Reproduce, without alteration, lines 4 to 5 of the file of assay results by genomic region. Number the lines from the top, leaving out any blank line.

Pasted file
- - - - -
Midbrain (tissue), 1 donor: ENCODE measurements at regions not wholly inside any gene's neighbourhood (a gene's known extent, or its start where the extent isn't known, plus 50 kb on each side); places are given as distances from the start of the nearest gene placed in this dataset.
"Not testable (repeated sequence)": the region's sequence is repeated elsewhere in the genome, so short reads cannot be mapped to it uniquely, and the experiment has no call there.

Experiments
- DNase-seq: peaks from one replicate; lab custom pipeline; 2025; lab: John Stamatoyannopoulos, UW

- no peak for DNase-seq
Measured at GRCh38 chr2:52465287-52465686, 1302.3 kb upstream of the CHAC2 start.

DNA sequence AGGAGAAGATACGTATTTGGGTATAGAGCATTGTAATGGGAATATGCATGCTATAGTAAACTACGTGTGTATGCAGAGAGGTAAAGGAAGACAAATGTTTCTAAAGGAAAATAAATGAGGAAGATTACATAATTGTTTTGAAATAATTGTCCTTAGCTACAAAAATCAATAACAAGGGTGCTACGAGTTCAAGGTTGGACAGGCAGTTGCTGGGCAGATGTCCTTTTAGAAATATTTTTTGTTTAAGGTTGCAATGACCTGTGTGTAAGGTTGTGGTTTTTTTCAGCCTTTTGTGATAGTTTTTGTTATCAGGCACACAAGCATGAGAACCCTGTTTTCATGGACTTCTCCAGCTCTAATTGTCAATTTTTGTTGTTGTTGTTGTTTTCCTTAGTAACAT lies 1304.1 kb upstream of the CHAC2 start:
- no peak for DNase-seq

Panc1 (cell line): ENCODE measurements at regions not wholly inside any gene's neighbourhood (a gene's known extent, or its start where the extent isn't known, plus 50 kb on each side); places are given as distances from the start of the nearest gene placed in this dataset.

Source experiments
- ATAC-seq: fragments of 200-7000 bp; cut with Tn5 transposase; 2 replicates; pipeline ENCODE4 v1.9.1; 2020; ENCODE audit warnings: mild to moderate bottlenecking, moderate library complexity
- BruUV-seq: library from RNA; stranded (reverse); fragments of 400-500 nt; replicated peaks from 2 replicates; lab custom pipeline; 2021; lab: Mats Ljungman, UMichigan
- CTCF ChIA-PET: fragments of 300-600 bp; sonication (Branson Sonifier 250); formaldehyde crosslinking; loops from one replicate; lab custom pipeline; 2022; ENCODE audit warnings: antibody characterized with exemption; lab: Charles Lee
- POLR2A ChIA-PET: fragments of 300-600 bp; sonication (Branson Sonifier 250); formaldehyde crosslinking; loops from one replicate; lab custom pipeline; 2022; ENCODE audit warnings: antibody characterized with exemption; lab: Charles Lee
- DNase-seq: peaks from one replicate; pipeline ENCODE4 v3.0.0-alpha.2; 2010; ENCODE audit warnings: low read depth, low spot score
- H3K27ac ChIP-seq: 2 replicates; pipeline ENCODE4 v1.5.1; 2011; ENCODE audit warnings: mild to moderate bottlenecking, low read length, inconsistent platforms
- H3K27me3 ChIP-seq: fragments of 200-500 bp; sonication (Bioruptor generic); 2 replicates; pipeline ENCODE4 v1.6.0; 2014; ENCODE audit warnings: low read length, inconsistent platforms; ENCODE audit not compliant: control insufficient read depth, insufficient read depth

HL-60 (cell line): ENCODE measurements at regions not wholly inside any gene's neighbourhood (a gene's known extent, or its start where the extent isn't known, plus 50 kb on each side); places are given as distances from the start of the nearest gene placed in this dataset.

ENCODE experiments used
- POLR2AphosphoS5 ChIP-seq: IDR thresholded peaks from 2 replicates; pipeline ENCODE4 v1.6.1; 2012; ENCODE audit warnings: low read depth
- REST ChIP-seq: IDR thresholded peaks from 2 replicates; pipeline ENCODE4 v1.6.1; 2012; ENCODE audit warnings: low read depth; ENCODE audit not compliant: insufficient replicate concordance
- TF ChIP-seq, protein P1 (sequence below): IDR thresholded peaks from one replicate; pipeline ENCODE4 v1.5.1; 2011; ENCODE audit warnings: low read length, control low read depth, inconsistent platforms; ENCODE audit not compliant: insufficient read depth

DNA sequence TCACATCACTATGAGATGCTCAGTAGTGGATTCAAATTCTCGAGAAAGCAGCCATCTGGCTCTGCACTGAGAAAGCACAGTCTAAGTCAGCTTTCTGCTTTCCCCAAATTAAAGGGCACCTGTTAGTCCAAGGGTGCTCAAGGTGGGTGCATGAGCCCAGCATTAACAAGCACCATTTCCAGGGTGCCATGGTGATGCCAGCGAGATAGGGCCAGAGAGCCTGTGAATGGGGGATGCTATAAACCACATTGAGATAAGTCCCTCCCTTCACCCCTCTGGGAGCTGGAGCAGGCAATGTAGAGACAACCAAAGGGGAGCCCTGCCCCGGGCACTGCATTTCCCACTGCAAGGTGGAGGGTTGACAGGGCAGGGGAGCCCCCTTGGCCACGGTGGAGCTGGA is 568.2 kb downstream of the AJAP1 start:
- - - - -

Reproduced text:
- DNase-seq: peaks from one replicate; lab custom pipeline; 2025; lab: John Stamatoyannopoulos, UW

- no peak for DNase-seq